Activating Multisite

Now that you know what Multisite is and how it can benefit you, it’s time to learn how to activate it. How you do this will depend on whether your site is a brand new one or an established one. It will also depend on whether you want to use subdomains or subdirectories for your network’s sites:

  • Using subdomains means that each site will have a url like If you’re planning to let people create their own site, you’ll need to have wild card subdomains activated for your hosting.
  • Using subdirectories means that each site will have a url like You can’t choose this option on an established site that you’re converting to a network as it may cause clashes with urls already created in your site.

Let’s start by activating Multisite in a brand new installation.

Activating Multisite on a Fresh WordPress Installation

Activating Multisite when you install WordPress involves a few extra steps. Firstly, you need to install WordPress and allowing a network.

  1. Install WordPress in the normal way. Download WordPress and use the ‘famous 5 minute install’ to install it on your server or local machine.
  2. Open your wp-config.php file which you’ll find in the folder where you installed WordPress. Find the line that reads:

  1.  Immediately above that line, create a new line that reads as follows:

  1.  Now save your wp-config.php file.

The next step is to visit the WordPress admin screens and install Multisite.

  1. In the WordPress admin, go to Tools >Network Setup. You’ll be prompted to choose subdomains or subdirectories for your installation: choose the one that works for your network.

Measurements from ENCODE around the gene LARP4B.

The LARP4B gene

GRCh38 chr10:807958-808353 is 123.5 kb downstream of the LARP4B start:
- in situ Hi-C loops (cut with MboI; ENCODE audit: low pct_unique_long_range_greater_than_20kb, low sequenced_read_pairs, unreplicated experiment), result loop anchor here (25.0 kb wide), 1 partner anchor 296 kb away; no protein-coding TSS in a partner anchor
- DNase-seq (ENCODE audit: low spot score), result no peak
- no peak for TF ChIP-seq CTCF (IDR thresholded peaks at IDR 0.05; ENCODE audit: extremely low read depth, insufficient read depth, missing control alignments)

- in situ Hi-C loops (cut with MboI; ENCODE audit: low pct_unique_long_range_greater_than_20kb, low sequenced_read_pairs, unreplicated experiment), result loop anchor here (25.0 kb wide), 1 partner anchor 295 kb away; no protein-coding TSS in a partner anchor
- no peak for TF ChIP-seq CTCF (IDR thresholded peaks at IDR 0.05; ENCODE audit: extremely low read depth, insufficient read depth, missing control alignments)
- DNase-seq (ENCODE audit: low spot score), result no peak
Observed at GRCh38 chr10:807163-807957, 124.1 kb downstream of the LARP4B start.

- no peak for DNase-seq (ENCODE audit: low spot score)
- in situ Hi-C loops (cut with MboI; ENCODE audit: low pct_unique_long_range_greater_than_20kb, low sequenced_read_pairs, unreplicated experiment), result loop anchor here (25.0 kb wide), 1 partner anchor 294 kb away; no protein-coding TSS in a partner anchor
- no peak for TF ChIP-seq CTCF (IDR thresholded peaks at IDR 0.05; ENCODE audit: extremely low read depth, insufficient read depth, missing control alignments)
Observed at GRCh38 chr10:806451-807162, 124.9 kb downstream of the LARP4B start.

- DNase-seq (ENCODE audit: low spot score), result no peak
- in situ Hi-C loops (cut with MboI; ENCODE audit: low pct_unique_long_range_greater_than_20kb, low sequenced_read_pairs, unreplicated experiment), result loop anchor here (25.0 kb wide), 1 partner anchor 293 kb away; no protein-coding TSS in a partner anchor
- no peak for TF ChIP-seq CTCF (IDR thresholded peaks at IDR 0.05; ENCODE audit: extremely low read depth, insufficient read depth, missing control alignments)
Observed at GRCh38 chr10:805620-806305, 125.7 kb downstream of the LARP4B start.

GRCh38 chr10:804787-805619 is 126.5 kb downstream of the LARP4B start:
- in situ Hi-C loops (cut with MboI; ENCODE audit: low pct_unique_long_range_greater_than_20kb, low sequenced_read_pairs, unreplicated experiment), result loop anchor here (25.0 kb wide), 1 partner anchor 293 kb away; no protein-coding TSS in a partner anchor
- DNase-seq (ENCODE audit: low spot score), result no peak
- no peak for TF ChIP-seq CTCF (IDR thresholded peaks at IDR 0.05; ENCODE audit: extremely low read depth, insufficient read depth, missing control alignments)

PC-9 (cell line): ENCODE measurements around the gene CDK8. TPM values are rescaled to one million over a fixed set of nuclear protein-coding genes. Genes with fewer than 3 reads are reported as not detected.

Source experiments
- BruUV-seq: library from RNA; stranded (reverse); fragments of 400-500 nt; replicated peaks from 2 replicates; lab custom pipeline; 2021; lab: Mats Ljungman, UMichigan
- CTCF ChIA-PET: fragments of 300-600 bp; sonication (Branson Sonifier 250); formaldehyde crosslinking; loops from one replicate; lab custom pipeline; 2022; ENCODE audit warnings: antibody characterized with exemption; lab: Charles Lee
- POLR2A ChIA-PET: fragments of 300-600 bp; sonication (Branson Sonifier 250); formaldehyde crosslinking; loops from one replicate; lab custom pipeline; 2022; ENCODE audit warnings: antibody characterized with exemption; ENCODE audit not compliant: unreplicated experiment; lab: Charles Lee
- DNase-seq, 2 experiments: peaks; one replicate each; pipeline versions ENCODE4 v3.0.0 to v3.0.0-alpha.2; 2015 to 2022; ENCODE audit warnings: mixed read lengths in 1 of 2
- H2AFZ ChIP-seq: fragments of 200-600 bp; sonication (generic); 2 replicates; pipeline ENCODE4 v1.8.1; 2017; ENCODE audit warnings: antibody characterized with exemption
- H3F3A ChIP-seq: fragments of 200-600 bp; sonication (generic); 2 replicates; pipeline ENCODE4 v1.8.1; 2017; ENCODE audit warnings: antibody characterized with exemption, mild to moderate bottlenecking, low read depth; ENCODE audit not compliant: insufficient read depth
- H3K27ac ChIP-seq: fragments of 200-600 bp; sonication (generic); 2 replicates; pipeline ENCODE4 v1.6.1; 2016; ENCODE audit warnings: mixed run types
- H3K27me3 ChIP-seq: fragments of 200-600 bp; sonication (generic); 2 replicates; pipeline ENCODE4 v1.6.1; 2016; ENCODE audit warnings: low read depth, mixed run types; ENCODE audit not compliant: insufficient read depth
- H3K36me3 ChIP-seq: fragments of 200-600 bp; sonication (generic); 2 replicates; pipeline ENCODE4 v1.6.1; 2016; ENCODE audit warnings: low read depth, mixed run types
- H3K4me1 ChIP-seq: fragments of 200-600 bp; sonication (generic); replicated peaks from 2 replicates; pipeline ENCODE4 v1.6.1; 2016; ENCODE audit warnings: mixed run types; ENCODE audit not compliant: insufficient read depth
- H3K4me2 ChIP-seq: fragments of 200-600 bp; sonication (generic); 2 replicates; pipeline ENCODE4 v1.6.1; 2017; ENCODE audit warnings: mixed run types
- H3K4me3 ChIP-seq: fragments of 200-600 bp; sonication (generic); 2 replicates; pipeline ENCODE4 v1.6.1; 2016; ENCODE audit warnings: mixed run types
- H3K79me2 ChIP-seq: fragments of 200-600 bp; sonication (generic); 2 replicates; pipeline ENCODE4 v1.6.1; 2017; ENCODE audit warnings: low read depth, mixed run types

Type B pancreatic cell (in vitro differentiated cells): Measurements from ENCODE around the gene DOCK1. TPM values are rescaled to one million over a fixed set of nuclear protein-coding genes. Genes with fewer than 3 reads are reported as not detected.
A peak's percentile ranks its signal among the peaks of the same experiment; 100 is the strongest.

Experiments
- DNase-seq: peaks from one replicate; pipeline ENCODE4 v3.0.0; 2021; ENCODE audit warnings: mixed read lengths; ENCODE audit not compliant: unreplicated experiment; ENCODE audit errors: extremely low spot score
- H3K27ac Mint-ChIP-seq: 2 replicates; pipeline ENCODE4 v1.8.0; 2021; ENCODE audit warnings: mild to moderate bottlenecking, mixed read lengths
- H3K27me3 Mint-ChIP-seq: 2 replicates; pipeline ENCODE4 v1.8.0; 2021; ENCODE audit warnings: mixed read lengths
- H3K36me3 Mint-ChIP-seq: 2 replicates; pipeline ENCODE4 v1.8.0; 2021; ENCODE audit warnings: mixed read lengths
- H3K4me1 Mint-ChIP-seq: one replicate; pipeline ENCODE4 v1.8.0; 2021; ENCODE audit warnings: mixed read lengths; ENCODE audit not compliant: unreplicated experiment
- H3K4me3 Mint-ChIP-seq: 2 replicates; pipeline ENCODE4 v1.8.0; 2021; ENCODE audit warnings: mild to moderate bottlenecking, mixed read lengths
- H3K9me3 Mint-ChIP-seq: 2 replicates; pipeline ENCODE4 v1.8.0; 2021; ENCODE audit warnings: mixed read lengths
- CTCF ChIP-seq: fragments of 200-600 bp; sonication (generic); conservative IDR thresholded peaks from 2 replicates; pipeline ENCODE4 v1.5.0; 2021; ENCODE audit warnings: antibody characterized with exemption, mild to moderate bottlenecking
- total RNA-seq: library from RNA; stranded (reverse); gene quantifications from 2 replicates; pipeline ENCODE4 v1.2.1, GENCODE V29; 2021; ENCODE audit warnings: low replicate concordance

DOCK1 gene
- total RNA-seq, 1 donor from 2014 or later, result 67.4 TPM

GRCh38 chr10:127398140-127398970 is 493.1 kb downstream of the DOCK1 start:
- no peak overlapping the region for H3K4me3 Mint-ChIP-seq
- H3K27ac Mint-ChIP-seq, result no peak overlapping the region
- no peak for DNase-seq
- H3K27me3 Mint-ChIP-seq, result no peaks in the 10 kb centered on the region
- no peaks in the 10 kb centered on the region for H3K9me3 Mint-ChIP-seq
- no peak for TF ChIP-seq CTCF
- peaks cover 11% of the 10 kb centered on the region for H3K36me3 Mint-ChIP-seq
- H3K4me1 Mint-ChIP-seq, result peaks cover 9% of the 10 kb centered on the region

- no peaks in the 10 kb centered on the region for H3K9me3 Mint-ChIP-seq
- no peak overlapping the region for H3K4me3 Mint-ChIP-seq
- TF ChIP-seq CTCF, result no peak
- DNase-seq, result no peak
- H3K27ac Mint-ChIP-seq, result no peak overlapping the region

2. Edit the title of your network and email address of the network administrator when prompted, or leave them as they are.
  3. Click the Install button.

The final step is to copy some code provided by WordPress into your wp-config.php and .htaccess files.

  1. You will be taken to the Network Install screen:
  1. Open each of your wp-config.php and .htaccess files and edit them in line with the text provided on the screen. If you can’t find .htaccess on your server, it may because hidden files aren’t visible: change the settings in your code editor if you’re using one to access your files.
  2. Save both files.

WordPress Multisite will now be installed. You’ll need to log in again, and when you do so you’ll see the dashboard:


Now you can start adding sites, plugins, themes and more.

Activating Multisite on an Established WordPress Installation

If you’re converting your existing site to a Multisite network, you follow the same steps as above with one exception: you won’t be given the option to select subdomains or subdirectories. If your site has been in existence for more than a month, you’ll be forced to use subdomains.